This week, Forbes published the keynote address Bill Gates gave at the magazine’s summit on philanthropy in June. It’s just one the stories we found fascinating this week.
Bill Gates: my new model for giving
Forbes, September 18, 2012
I am a true believer in the power of capitalism to improve lives. Where the free market is allowed to operate, it is agile and creative. It can meet demand the world over and plays a central role in increasing living standards.
But when my wife, Melinda, and I made our first trip to Africa in 1993, it was really our first encounter with deep poverty, and it had a profound impact on us. Not long after we returned we read that millions of poor children on that continent were dying every year from diseases that, essentially, nobody dies from in this country: measles, malaria, hepatitis B, yellow fever. Rotavirus, a disease I had never even heard of, was killing half a million kids each year—none of them in the U.S.
We assumed that if millions of children were dying, there would be a massive worldwide effort to save them. But we were wrong. While the private sector does a phenomenal job meeting human needs among those who can pay, there are billions of people who have no way to express their needs in ways that matter to markets. Read the article.
Funding cuts imperil European fight against TB, HIV
Reuters, September 18, 2012
Cuts in global funding for Eastern Europe and Central Asia are undermining the fight against tuberculosis and the AIDS virus, threatening to push already high rates of disease and drug-resistance even higher, experts said on Wednesday. In a report by leading European nongovernmental health organizations, the experts called on the European Union to step in to fill the gaps left by global donors to countries within and neighboring its borders. Read the article.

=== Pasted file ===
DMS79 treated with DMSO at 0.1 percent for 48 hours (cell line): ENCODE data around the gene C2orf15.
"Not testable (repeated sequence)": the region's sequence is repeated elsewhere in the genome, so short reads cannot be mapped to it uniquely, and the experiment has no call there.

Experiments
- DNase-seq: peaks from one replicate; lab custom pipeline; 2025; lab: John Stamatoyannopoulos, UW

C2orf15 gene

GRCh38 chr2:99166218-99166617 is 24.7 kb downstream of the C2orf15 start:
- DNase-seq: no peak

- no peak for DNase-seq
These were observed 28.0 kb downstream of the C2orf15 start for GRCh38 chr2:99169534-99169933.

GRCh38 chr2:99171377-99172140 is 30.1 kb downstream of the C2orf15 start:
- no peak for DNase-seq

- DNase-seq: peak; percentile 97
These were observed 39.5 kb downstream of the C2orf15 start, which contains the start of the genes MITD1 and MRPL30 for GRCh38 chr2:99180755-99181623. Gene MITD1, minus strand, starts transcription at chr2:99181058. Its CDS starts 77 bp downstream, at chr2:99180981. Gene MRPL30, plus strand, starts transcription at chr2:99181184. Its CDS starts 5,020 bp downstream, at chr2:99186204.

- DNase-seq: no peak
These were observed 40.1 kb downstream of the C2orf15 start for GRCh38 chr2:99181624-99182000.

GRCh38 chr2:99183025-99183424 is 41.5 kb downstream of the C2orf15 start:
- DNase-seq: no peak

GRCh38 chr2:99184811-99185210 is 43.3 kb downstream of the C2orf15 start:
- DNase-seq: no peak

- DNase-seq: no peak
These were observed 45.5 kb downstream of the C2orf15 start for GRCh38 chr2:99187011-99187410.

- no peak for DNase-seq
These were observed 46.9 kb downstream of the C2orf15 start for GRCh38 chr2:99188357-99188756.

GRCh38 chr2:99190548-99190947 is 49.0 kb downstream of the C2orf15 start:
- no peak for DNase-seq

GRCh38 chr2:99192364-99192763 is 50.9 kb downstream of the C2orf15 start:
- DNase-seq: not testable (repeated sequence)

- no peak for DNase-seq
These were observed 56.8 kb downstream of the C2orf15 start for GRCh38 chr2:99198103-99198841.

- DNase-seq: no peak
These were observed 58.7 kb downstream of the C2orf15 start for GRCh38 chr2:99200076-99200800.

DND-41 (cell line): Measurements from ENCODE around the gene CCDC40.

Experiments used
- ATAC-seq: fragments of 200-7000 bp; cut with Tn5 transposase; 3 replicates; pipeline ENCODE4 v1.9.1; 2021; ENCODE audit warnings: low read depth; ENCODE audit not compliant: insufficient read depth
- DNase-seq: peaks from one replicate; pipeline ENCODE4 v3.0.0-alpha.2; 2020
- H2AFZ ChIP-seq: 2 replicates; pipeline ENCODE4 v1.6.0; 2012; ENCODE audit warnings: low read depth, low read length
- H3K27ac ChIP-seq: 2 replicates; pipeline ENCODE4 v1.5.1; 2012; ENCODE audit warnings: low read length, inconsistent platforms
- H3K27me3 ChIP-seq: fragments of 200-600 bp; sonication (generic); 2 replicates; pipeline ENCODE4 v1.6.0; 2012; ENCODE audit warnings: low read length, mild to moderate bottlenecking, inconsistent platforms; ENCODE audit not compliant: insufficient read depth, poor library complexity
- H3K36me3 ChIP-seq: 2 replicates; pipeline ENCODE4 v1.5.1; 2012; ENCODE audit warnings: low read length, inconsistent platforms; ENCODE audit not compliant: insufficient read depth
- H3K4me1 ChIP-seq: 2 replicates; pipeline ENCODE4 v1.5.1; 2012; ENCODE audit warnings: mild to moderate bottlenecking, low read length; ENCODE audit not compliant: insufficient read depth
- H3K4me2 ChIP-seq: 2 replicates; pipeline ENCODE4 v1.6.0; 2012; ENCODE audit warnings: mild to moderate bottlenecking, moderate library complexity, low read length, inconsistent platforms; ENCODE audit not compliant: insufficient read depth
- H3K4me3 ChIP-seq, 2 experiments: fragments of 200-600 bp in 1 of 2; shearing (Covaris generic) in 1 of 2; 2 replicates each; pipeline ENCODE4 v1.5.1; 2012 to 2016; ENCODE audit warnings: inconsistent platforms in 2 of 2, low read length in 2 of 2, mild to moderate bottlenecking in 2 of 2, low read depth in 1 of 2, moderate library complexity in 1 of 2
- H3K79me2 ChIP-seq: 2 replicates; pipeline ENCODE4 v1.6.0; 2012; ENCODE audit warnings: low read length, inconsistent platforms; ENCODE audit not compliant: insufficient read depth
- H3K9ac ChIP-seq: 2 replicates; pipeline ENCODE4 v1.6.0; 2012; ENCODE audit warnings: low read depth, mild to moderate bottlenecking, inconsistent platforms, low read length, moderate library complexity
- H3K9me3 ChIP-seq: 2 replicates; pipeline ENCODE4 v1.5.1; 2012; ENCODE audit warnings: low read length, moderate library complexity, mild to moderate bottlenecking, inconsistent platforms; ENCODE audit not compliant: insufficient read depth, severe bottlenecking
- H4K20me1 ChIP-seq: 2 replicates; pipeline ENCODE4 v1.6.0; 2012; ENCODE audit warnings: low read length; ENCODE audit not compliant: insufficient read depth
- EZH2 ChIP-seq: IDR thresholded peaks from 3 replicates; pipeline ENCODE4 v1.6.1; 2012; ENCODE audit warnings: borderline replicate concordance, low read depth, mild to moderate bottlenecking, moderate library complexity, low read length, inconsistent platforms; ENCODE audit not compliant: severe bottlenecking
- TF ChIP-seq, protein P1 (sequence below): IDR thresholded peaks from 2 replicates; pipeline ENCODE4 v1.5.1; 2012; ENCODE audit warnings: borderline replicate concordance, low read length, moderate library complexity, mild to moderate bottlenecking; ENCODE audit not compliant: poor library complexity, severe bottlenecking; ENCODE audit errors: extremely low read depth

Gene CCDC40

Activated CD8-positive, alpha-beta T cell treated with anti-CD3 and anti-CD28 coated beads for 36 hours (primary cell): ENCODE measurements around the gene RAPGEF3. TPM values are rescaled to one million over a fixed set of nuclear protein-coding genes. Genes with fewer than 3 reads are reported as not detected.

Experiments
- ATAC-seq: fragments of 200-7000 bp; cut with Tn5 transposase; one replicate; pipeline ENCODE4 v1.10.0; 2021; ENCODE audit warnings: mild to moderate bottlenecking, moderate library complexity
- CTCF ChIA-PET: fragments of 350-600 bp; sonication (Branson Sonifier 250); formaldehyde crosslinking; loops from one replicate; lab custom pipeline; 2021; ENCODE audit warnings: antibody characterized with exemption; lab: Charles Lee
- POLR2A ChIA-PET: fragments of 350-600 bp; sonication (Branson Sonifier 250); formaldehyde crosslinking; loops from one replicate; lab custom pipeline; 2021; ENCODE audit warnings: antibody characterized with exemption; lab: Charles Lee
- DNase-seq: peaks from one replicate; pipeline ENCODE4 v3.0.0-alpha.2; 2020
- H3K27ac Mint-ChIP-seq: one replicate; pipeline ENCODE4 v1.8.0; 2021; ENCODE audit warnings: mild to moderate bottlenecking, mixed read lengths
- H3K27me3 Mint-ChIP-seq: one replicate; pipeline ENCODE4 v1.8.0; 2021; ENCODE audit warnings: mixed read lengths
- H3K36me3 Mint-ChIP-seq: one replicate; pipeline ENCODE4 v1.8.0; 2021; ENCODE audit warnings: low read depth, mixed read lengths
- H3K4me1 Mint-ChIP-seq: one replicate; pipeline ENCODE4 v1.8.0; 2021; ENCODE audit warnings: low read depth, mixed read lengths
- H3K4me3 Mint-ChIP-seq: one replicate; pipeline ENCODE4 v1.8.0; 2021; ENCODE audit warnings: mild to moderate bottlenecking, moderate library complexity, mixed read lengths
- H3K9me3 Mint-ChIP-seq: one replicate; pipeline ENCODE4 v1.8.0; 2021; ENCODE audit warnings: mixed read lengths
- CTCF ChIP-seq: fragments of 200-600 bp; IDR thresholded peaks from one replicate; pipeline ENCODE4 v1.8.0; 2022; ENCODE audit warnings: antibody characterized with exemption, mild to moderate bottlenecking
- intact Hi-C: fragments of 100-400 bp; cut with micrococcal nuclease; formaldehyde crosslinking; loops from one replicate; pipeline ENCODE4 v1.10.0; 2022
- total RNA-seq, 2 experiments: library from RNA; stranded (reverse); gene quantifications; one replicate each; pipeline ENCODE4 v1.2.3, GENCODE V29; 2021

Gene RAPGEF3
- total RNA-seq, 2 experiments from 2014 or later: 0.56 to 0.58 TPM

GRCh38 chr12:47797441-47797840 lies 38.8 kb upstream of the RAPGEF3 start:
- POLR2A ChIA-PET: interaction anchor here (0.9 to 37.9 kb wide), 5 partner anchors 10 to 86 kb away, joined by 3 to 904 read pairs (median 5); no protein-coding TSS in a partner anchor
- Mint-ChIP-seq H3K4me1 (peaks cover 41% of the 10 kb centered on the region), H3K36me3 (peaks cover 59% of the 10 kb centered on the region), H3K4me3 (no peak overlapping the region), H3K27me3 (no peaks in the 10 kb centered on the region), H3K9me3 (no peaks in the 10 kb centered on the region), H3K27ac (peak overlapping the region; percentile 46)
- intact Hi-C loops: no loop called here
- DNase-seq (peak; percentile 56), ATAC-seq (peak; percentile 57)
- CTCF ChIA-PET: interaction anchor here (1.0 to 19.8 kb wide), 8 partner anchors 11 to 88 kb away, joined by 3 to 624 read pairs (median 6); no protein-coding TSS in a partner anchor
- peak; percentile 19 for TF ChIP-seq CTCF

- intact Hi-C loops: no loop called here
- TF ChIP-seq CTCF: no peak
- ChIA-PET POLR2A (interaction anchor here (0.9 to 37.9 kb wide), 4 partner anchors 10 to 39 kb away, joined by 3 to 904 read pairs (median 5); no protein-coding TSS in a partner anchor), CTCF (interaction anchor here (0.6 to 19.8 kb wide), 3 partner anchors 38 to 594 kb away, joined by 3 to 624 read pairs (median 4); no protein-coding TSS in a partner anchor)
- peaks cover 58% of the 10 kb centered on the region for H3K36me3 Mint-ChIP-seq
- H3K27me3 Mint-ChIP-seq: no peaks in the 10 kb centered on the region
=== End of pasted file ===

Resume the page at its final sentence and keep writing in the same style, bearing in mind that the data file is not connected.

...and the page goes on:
Seven ways mobile phones have changed lives in Africa
CNN, September 14, 2012
A little over a decade ago there were about 100,000 phone lines in Nigeria, mostly landlines run by the state-owned telecoms behemoth, NITEL. Today NITEL is dead, and Nigeria has close to 100 million mobile phone lines, making it Africa’s largest telecoms market, according to statistics by the Nigerian Communications Commission…Below are seven ways that mobile phones have transformed the continent. Read the article.
Diverse religious leaders affirm contraceptive access as “moral imperative”
Huffington Post, September 13, 2012
There is a picture I’ve seen on the Internet of an elderly woman holding a sign that says, “I can’t believe I’m still protesting for birth control.” As a woman who came of age in the 1970s era of easy birth control availability, neither can I. Surely, almost 50 years since the Griswold decision, I never would have predicted that contraception would once again be controversial. Read the article.